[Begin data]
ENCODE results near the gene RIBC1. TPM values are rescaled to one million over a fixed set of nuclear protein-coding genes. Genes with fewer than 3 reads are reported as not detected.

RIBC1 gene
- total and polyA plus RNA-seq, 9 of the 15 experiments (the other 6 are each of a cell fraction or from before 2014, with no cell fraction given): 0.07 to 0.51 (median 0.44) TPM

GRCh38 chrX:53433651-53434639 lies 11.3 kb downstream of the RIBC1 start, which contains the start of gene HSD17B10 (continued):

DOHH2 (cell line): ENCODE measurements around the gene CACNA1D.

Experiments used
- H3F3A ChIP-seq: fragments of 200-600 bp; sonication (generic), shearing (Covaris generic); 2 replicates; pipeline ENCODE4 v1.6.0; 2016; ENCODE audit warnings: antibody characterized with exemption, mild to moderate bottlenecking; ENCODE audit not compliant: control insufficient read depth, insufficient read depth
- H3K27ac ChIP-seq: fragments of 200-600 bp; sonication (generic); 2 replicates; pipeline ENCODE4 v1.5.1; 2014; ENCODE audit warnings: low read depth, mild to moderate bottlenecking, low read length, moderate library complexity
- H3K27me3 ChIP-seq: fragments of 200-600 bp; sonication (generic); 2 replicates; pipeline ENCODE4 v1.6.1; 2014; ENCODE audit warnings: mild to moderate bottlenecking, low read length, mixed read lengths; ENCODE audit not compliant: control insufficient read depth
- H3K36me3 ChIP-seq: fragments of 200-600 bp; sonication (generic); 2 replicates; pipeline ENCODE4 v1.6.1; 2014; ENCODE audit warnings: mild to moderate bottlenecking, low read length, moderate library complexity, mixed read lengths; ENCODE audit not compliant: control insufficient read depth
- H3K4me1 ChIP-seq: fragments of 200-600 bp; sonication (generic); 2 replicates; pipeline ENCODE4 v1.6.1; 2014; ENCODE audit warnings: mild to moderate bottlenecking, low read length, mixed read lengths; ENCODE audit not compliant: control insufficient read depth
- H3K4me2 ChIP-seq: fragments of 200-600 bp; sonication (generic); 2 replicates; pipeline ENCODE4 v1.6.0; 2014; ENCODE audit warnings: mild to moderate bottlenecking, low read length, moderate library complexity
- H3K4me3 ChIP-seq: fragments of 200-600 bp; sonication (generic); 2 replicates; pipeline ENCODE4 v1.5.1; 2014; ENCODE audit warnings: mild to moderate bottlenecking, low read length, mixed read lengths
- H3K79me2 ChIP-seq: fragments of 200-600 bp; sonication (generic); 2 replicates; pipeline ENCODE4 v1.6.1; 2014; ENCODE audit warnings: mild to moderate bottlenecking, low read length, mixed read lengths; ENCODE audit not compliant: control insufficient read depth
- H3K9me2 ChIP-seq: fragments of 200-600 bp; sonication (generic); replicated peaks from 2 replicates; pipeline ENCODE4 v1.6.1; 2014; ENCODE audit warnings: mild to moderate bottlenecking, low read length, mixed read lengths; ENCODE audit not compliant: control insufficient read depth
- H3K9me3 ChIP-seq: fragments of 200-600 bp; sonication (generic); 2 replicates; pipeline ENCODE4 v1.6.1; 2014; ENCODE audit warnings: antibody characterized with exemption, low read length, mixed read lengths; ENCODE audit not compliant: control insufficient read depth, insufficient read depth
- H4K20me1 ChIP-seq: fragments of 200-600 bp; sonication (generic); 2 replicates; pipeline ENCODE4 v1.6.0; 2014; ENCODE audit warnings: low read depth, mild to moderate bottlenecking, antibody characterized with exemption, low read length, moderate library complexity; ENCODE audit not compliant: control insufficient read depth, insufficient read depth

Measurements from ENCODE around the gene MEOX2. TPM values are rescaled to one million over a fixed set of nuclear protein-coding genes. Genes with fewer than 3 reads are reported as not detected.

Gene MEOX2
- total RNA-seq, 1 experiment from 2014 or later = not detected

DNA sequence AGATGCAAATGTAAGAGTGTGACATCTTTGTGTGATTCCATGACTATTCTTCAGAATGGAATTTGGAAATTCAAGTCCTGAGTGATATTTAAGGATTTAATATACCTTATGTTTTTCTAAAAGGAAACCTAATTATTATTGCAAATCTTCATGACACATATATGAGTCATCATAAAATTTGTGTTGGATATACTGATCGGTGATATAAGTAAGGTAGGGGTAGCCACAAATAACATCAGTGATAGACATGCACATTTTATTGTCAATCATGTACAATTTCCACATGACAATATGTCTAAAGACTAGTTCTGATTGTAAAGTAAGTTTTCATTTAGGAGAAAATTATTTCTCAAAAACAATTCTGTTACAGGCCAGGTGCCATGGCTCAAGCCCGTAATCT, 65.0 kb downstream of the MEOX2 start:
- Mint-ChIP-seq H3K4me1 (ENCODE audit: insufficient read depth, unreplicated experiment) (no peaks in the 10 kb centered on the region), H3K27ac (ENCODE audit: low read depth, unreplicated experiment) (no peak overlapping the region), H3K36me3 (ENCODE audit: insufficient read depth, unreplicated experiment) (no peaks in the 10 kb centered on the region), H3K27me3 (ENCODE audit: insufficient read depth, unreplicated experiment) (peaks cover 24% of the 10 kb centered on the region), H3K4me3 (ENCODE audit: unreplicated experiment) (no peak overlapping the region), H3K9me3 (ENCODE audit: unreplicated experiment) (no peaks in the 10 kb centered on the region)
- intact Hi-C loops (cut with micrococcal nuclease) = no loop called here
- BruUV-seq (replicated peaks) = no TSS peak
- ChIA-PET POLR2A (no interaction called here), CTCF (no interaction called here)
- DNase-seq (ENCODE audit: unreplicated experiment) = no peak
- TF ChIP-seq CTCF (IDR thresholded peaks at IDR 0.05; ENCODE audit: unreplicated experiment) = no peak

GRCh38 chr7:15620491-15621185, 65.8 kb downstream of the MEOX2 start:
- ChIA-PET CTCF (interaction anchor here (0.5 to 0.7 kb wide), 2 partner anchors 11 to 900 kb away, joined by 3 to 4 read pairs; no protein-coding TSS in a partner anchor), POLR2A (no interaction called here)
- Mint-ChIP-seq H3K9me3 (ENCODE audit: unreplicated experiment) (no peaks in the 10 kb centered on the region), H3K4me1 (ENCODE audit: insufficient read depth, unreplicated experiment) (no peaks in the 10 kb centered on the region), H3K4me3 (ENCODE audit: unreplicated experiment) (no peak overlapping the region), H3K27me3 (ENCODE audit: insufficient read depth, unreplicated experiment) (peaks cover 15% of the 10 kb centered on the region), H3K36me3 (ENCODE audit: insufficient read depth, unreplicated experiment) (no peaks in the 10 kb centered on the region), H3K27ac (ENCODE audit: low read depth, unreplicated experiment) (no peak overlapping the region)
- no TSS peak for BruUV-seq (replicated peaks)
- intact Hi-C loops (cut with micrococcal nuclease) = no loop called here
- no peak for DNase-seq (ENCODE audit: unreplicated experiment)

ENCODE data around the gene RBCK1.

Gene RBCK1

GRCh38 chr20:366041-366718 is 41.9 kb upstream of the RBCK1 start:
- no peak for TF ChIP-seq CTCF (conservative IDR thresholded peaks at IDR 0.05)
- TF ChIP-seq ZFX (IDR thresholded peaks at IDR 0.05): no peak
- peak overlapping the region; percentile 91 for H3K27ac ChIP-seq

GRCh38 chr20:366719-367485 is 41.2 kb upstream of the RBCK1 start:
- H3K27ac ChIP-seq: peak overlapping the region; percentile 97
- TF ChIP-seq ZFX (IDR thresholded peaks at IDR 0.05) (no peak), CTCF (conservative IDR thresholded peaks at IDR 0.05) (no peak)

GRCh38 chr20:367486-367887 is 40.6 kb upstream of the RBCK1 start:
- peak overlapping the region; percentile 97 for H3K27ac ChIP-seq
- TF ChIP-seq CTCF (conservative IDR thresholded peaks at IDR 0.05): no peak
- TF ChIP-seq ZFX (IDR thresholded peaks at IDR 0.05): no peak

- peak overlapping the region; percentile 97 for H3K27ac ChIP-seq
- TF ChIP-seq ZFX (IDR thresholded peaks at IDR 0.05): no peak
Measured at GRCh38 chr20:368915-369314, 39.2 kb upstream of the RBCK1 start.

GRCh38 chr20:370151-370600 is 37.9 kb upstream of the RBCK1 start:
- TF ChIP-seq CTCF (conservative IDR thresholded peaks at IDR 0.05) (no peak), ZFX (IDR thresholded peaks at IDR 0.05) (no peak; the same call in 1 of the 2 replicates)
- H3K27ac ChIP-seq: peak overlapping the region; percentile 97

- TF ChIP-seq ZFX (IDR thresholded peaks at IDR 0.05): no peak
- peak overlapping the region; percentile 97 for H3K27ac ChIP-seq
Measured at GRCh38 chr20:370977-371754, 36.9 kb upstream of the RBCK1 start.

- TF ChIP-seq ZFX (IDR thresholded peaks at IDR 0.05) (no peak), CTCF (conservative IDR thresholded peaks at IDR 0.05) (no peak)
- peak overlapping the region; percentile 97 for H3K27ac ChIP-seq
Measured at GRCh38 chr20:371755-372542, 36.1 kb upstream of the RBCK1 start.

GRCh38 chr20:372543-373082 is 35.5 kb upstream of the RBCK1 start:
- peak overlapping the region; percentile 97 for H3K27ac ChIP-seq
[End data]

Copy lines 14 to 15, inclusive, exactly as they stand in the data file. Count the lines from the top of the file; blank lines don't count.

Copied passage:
- H3K79me2 ChIP-seq: fragments of 200-600 bp; sonication (generic); 2 replicates; pipeline ENCODE4 v1.6.1; 2014; ENCODE audit warnings: mild to moderate bottlenecking, low read length, mixed read lengths; ENCODE audit not compliant: control insufficient read depth
- H3K9me2 ChIP-seq: fragments of 200-600 bp; sonication (generic); replicated peaks from 2 replicates; pipeline ENCODE4 v1.6.1; 2014; ENCODE audit warnings: mild to moderate bottlenecking, low read length, mixed read lengths; ENCODE audit not compliant: control insufficient read depth